If the sadness lay in the hostility and the antipathy of the State to disaster victims, the irony is that Bhopal as memory is hardly alive. This essay is not an act of lamenting or breast-beating, but of pointing to the amnesia to emphasize the importance of memory in contemporary society. One must emphasize that memory is not a rogue repetition or a mechanical act of hypocritical remembrance. As activists show, memory is trusteeship and remembrance in an industrial society that makes obsolescence, triage and erasure part of its everyday rituals. An ethics of memory has to become central to any act of technology. Resistance is a creative act of remembrance. The journalist and activist, Rama Lakshmi, has built a museum on Bhopal not as an act of taxidermy but as a way of keeping Bhopal alive and as something creative into the future.

Secondly, memory is an act of trusteeship. Memory as an act of trusteeship attempts to make sure that later disasters do not repeat the same mistakes. During the Bhopal tragedy, a patient was moved along an assembly line of erasure where his role moved from the victim to a secular survivor, to a medicalized patient-subject to the clinical eye, to a hypochondriac unresponsive to the activities of the State, eventually becoming a vagrant. As one watches the coronavirus, one sees a middle-class State treat the migrant as dispensable. He becomes, by definition, a suspect citizen thrown to bad treatment and perpetually vulnerable to lathi-charge. Bhopal officialized triage as a policy of dispensing with vulnerable people. The coronavirus creates the same mentality. Only now, there is no movement of civil society activists keeping ethics and ethics of memory alive.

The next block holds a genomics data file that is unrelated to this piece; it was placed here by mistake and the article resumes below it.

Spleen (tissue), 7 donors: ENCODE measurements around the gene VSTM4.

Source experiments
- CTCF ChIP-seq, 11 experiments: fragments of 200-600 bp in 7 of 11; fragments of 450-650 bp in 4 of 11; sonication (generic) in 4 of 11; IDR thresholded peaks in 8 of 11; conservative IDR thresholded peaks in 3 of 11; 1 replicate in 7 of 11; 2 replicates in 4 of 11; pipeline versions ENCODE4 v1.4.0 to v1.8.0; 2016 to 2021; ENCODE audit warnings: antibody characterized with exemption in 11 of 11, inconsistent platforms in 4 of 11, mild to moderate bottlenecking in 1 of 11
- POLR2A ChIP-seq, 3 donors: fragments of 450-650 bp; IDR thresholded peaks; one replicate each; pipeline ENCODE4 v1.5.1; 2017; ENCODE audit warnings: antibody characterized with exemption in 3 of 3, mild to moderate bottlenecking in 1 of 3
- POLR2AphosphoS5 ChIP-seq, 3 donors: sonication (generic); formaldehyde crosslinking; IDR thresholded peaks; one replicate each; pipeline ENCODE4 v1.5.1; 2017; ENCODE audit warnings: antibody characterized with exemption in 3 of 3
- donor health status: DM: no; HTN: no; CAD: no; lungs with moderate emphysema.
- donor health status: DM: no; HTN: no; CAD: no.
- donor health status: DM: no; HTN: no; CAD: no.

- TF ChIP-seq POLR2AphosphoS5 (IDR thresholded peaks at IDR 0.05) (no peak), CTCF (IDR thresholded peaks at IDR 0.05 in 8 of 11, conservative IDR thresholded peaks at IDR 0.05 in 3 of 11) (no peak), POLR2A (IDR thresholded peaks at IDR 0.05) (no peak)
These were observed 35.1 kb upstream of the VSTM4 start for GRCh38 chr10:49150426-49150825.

Memory is necessary today as an act of dissent, of resistance and inventiveness. Without memory and resistance, the disaster victim loses his claims to citizenship, to his ontology of suffering and to his rights as a victim. Despite the documentation, Bhopal has made no claim to epic poetry or theatre or folktale. There are brilliant photographs of the disaster, but little effort to build a valid text of suffering around it. As Bhopal fails, later Bhopals disappear into footnotes easily erased from memory. An amnesiacal State and an indifferent society make disasters forgettable parts of a collective responsibility.